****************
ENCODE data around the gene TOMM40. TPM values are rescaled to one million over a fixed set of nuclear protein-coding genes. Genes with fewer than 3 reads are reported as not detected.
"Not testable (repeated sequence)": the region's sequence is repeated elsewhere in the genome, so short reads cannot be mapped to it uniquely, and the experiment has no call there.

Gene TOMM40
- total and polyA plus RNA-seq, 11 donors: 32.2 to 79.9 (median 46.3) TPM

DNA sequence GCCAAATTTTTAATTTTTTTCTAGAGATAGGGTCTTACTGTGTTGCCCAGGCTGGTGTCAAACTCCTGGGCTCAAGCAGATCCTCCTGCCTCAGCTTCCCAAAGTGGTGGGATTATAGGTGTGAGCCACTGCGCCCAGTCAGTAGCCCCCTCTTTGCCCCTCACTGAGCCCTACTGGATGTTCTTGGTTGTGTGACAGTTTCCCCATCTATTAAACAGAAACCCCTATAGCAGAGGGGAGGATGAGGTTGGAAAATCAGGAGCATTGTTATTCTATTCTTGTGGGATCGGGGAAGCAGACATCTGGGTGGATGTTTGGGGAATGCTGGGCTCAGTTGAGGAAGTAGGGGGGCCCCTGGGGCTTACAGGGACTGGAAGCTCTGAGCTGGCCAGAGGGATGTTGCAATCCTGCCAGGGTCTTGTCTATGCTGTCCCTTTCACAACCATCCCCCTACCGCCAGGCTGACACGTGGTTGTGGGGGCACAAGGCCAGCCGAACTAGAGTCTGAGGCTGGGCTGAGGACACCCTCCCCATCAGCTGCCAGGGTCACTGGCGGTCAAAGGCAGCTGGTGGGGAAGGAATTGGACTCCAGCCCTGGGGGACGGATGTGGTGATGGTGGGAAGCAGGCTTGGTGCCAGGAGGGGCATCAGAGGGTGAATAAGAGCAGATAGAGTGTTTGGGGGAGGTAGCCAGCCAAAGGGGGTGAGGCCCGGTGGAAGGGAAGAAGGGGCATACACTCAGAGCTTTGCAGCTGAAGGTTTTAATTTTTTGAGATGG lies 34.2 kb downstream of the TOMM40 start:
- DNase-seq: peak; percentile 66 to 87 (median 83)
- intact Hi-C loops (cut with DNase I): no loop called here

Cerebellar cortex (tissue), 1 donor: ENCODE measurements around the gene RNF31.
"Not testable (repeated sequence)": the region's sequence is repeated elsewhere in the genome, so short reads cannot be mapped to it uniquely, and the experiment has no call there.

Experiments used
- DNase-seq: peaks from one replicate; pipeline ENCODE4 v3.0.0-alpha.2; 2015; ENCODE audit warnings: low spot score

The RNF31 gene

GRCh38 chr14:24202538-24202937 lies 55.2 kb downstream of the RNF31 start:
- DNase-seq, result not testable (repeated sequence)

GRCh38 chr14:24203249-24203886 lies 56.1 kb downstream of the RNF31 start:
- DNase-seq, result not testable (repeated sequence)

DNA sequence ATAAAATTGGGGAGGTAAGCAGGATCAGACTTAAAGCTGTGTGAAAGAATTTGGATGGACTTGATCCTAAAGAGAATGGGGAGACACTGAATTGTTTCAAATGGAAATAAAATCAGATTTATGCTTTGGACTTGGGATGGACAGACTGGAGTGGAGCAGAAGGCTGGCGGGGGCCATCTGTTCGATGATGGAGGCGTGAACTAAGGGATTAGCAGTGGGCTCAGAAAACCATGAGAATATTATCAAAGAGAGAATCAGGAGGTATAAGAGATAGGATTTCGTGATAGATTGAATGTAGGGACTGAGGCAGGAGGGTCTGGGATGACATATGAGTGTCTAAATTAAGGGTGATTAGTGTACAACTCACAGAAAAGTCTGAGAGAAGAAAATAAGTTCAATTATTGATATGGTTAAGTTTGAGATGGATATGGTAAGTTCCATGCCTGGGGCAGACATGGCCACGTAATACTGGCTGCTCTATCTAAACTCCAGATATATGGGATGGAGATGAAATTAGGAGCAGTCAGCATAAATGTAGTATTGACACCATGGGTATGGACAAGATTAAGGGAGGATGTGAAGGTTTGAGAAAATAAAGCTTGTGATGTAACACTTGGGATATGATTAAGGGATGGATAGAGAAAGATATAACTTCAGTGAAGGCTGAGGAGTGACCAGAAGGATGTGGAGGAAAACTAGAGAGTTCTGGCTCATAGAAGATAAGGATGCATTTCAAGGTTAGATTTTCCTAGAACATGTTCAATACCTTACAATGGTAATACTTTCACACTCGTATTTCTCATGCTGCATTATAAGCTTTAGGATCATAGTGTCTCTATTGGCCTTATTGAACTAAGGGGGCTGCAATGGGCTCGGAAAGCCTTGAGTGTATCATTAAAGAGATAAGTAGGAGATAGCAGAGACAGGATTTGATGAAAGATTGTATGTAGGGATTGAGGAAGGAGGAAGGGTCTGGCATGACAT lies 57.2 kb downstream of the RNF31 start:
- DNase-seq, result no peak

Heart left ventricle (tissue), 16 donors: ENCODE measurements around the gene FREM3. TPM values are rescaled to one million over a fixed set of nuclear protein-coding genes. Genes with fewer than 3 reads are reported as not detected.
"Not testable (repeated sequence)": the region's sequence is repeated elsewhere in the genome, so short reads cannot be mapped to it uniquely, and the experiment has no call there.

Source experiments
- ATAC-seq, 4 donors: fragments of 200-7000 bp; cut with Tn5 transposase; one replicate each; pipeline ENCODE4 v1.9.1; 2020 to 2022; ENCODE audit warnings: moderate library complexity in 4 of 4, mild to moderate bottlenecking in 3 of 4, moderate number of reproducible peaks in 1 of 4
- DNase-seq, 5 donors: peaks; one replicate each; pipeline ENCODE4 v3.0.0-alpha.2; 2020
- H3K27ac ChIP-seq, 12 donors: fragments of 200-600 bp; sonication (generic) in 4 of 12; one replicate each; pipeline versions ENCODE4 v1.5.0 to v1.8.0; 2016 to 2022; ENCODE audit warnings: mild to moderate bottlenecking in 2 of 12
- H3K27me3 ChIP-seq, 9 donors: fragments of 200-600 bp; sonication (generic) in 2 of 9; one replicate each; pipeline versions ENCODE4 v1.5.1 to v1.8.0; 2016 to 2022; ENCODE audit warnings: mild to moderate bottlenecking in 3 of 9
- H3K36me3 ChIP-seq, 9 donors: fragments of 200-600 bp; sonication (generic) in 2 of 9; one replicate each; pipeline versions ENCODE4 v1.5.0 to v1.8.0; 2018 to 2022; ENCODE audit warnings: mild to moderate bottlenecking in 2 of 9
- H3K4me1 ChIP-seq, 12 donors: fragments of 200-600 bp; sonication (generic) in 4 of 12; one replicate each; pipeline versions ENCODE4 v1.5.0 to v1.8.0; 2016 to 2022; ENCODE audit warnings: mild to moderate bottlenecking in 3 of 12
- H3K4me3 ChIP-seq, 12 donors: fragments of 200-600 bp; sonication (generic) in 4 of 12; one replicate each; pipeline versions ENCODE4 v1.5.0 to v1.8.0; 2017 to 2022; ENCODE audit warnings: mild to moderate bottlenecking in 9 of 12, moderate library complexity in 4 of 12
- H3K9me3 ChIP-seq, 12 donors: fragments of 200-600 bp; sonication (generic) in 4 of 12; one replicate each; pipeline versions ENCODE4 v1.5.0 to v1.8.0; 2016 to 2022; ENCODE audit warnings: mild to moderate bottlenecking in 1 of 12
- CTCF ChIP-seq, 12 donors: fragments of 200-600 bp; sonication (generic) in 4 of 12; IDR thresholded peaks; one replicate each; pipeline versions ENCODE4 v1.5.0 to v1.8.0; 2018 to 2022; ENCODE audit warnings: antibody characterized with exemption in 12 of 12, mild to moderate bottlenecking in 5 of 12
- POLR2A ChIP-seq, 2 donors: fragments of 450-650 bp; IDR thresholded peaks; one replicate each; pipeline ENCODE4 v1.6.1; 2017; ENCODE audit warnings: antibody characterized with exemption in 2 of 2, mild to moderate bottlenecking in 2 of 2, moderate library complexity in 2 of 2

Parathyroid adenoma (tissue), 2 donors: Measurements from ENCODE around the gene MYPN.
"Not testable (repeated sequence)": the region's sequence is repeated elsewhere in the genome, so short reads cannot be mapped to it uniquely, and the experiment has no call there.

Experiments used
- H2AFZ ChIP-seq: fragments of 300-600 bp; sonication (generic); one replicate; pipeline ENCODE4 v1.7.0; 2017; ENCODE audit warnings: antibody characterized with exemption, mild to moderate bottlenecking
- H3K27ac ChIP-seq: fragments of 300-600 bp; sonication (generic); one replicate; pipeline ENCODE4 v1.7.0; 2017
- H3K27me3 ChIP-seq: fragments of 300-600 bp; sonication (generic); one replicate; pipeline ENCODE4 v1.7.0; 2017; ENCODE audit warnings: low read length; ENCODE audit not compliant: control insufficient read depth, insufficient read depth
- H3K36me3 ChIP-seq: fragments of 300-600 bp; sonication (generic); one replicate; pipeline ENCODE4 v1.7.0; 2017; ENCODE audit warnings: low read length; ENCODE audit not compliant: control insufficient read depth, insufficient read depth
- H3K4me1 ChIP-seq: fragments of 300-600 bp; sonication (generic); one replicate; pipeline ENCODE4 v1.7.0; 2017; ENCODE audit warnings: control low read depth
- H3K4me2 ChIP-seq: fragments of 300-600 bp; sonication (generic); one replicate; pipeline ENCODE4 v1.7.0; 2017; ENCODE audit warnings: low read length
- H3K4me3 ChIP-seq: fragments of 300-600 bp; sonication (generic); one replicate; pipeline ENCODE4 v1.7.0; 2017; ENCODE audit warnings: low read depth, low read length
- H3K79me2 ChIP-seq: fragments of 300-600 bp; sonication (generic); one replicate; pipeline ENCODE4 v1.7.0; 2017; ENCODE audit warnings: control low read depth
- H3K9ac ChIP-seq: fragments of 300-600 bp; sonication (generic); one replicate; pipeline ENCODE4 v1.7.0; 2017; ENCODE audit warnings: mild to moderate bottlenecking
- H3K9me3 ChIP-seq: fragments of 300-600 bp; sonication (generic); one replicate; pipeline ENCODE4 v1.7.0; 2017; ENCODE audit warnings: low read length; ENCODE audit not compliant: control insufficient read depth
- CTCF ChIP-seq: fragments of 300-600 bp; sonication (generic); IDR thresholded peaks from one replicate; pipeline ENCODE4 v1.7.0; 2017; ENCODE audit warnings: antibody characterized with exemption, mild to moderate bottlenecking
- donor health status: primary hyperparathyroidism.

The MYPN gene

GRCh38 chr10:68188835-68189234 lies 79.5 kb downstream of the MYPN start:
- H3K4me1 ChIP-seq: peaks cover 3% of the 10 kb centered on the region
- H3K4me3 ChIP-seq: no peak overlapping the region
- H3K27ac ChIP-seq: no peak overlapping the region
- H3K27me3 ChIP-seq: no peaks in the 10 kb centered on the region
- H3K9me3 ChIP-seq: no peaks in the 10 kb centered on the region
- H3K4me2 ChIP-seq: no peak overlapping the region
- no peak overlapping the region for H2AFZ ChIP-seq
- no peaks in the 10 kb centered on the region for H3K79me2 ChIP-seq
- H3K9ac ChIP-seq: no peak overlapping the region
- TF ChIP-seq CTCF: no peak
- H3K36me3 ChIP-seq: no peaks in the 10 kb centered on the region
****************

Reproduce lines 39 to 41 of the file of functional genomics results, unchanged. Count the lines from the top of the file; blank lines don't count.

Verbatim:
- H3K4me1 ChIP-seq: fragments of 300-600 bp; sonication (generic); one replicate; pipeline ENCODE4 v1.7.0; 2017; ENCODE audit warnings: control low read depth
- H3K4me2 ChIP-seq: fragments of 300-600 bp; sonication (generic); one replicate; pipeline ENCODE4 v1.7.0; 2017; ENCODE audit warnings: low read length
- H3K4me3 ChIP-seq: fragments of 300-600 bp; sonication (generic); one replicate; pipeline ENCODE4 v1.7.0; 2017; ENCODE audit warnings: low read depth, low read length